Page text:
Evaporation Ducts


Learning Objectives


The Atmospheric Boundary Layer (ABL) and the Atmospheric Surface Layer

The Atmospheric Boundary Layer (ABL) extends from the surface to the base of the inversion layer, at a location designated the inversion base height, or Zi. Air in the ABL feels the surface and is usually turbulent.

The lowest 10% of the ABL is called the Surface Layer. This has special properties that will be examined when we study evaporation ducts. This layer extends only 10's of meters above the surface.

Vertical fluxes (heat, moisture, momentum) are assumed to be constant in the surface layer. These fluxes can be determined from one measurement of temperature, humidity, and wind speed within the surface layer and another measurement at the surface itself. This is accomplished using equations based on Monin-Obukhov Similarity Theory (MO Theory). Unlike the ABL theories, MO Theory is well developed and quite accurate.

Similar to other regions, variations in the value of M (remember M?) are most strongly affected by variations in vapor pressure, e. A moist surface will produce a negative vertical gradient in e and also M near the surface. When the vertical gradient in M is negative, a trapping layer is present. This trapping layer produces what we call an evaporation duct. Although this duct always extends to the surface, it is called an evaporation duct not a surface duct to distinguish it from the surface ducts described earlier which are usually deeper and caused by different processes than evaporation ducts. The evaporation duct is especially important over the ocean or lakes for EM frequencies in the 1 - 100 GHz ranges. Lower frequencies are usually not much affected by evaporation ducts because the wavelengths are too large to be trapped in the shallow region of the evaporation duct.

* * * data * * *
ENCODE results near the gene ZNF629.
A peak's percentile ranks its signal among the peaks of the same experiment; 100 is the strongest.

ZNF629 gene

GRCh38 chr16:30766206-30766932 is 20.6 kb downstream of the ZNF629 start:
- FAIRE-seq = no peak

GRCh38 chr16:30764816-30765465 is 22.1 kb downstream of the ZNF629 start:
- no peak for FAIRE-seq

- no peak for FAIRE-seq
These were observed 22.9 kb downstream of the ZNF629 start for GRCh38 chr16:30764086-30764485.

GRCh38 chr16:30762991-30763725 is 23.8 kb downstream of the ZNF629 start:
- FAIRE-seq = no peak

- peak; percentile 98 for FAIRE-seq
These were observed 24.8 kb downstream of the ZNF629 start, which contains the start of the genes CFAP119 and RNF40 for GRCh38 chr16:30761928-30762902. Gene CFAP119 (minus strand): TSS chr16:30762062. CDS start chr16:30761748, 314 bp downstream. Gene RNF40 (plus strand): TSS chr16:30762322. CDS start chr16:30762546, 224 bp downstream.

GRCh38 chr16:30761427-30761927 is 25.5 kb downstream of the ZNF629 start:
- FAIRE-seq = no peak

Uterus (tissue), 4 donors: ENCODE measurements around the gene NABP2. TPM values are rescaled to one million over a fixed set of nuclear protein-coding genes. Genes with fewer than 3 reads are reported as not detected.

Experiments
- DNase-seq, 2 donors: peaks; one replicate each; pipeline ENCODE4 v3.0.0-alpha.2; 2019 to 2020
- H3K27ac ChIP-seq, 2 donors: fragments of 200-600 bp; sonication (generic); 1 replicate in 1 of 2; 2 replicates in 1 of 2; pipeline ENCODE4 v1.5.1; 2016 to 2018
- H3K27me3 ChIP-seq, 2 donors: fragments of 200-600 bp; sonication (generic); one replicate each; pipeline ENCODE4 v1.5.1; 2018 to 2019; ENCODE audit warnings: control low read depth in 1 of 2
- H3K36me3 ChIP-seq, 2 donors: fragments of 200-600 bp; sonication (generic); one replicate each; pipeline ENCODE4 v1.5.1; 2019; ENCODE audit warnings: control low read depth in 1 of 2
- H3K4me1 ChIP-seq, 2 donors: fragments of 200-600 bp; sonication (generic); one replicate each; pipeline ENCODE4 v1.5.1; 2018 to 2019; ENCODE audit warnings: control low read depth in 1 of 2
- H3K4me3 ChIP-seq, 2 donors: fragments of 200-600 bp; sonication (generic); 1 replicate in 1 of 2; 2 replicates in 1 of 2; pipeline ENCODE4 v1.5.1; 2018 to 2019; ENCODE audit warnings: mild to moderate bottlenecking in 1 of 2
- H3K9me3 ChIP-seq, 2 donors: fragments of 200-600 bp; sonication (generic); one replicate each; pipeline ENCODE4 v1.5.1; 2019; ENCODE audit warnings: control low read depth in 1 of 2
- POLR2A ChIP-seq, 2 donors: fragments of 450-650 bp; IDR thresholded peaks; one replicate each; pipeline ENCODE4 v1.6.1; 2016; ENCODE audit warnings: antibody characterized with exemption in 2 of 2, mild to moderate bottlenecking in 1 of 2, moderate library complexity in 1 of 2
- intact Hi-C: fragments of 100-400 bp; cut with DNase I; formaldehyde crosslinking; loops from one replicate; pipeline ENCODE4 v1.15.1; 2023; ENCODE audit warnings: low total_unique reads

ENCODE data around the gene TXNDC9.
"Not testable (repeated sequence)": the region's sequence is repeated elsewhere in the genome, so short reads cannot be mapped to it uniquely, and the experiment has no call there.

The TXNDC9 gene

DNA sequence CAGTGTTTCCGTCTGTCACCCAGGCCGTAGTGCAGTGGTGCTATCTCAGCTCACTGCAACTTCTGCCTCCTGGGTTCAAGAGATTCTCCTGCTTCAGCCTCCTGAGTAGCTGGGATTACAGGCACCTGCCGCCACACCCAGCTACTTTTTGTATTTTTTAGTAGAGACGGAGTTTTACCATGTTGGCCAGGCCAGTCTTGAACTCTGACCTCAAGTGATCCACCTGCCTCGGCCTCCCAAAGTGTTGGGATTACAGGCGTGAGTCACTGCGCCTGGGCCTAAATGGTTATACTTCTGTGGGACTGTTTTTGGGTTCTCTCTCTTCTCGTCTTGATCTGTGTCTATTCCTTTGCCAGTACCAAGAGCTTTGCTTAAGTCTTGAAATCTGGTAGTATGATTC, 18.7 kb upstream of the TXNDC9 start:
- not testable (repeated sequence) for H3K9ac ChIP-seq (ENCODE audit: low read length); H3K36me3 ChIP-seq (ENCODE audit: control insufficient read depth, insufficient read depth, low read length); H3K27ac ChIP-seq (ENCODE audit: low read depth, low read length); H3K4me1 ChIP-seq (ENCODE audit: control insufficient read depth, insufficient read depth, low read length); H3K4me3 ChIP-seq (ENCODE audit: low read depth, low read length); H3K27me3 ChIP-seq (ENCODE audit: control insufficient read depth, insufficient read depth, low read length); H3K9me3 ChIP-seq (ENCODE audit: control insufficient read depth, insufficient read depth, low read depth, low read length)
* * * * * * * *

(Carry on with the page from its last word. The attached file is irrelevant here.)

In the plot to the right, you see the lowest 20 meters of the same profiles shown above of humidity and M. (In this case we're looking at relative humidity instead of e, but they both have the same logarithmic shape near the surface). The steep humidity gradient corresponds to where M has the greatest magnitude negative slope.

Higher up, but still in the surface layer, the humidity gradient becomes less and therefore M has a less negative slope. At some elevation, the top of the duct, the humidity gradient becomes weak enough that the decreasing pressure effects on M dominates over the humidity gradient effects and the gradient of M becomes positive. This location where the gradient of M switches from negative to positive indicates the top of the evaporation duct and is represented by the symbol Z*.

The vertical distance from the surface at the switchover location is called the evaporation duct height.

Another important parameter is the strength of the evaporation duct, ΔM. The strength is defined as the value of M at the surface minus the value of M at the top of the duct. Stronger ducts can trap more radiation.